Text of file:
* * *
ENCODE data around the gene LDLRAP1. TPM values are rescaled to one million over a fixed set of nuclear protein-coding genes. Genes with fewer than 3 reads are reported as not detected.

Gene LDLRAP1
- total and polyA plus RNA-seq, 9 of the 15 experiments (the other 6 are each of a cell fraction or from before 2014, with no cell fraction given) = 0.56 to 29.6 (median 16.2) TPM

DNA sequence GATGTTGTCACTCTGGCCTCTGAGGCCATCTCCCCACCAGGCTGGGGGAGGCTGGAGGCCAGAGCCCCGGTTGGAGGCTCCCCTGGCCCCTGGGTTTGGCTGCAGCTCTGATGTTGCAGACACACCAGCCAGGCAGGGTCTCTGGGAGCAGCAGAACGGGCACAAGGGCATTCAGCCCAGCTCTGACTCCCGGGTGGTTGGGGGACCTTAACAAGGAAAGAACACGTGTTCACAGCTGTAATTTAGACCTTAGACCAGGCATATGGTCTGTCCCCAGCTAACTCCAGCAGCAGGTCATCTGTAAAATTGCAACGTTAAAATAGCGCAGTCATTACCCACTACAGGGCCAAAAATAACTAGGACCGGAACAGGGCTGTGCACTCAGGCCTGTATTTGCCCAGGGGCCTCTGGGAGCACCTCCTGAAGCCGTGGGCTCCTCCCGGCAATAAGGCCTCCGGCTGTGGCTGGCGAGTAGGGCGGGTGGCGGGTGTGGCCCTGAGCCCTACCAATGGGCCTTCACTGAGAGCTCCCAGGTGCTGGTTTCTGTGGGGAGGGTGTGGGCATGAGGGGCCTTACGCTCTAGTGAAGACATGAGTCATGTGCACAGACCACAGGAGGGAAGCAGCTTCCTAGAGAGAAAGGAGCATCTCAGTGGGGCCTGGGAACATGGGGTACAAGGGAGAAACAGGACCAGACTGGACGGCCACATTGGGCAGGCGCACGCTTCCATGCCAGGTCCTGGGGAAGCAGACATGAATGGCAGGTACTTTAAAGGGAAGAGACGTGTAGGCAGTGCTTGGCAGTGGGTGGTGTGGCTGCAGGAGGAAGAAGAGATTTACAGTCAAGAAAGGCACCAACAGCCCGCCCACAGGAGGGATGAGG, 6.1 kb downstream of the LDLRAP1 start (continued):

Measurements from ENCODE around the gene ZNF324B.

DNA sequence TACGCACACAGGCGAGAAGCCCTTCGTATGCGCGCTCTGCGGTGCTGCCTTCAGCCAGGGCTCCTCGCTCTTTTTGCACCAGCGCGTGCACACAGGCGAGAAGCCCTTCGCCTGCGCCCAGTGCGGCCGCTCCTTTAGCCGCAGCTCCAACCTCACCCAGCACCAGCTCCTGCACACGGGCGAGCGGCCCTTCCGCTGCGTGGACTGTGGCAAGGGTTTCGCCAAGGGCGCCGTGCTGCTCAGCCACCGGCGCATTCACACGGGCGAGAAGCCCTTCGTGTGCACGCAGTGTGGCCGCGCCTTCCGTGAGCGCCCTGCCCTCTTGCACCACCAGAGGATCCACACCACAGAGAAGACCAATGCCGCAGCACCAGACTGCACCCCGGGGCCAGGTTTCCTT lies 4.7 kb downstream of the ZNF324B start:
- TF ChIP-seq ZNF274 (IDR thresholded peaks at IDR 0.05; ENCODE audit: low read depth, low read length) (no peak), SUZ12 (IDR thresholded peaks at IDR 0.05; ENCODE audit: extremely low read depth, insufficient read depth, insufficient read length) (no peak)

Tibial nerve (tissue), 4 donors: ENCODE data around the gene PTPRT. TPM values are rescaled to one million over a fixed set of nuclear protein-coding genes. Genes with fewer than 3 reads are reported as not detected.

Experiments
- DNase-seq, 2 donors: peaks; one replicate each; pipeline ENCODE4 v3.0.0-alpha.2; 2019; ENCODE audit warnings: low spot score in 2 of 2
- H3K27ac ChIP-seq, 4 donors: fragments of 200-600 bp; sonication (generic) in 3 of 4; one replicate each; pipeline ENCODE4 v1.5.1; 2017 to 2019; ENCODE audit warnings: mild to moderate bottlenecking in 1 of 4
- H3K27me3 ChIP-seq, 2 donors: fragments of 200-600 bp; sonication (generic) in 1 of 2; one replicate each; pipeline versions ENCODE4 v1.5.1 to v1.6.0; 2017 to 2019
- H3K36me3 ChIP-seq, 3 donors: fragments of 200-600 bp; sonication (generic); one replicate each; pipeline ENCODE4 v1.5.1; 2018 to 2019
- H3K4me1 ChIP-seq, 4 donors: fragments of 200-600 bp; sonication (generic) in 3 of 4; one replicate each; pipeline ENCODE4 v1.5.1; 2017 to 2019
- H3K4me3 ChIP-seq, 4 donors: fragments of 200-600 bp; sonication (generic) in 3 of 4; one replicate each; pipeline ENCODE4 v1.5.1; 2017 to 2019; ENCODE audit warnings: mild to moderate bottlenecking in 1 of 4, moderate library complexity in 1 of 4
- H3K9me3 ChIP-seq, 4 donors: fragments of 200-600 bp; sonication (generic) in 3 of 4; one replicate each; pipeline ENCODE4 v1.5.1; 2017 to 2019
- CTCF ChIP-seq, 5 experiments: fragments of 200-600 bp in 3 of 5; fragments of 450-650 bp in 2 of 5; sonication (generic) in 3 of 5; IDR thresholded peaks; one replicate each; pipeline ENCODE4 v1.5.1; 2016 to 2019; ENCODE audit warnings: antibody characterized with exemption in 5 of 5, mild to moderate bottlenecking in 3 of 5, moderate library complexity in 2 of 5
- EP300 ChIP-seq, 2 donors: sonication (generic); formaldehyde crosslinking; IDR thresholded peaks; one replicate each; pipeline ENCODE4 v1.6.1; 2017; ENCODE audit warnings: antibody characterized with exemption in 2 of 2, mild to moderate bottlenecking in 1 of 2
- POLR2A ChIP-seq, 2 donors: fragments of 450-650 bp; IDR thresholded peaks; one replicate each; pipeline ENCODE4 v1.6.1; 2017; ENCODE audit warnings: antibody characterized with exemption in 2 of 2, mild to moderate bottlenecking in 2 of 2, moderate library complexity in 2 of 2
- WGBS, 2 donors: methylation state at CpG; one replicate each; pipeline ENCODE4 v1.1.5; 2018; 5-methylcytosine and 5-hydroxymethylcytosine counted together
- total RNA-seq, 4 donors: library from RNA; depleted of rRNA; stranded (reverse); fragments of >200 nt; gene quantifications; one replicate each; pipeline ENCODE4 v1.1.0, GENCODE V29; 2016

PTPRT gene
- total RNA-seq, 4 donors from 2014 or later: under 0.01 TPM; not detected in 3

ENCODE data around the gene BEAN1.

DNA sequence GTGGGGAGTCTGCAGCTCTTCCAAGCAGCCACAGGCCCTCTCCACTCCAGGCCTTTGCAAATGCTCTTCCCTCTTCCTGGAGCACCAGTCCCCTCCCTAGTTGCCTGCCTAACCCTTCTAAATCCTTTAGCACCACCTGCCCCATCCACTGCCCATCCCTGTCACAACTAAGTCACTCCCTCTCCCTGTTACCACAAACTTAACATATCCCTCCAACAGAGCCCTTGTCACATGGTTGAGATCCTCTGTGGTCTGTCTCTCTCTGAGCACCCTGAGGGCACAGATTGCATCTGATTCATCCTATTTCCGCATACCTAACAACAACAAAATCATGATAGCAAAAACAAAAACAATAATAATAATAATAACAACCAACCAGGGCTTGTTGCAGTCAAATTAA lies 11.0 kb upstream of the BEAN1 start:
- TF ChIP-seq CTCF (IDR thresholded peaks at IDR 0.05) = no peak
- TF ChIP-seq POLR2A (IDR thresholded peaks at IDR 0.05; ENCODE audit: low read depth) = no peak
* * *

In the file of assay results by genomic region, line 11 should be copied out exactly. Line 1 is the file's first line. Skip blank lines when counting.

- H3K27ac ChIP-seq, 4 donors: fragments of 200-600 bp; sonication (generic) in 3 of 4; one replicate each; pipeline ENCODE4 v1.5.1; 2017 to 2019; ENCODE audit warnings: mild to moderate bottlenecking in 1 of 4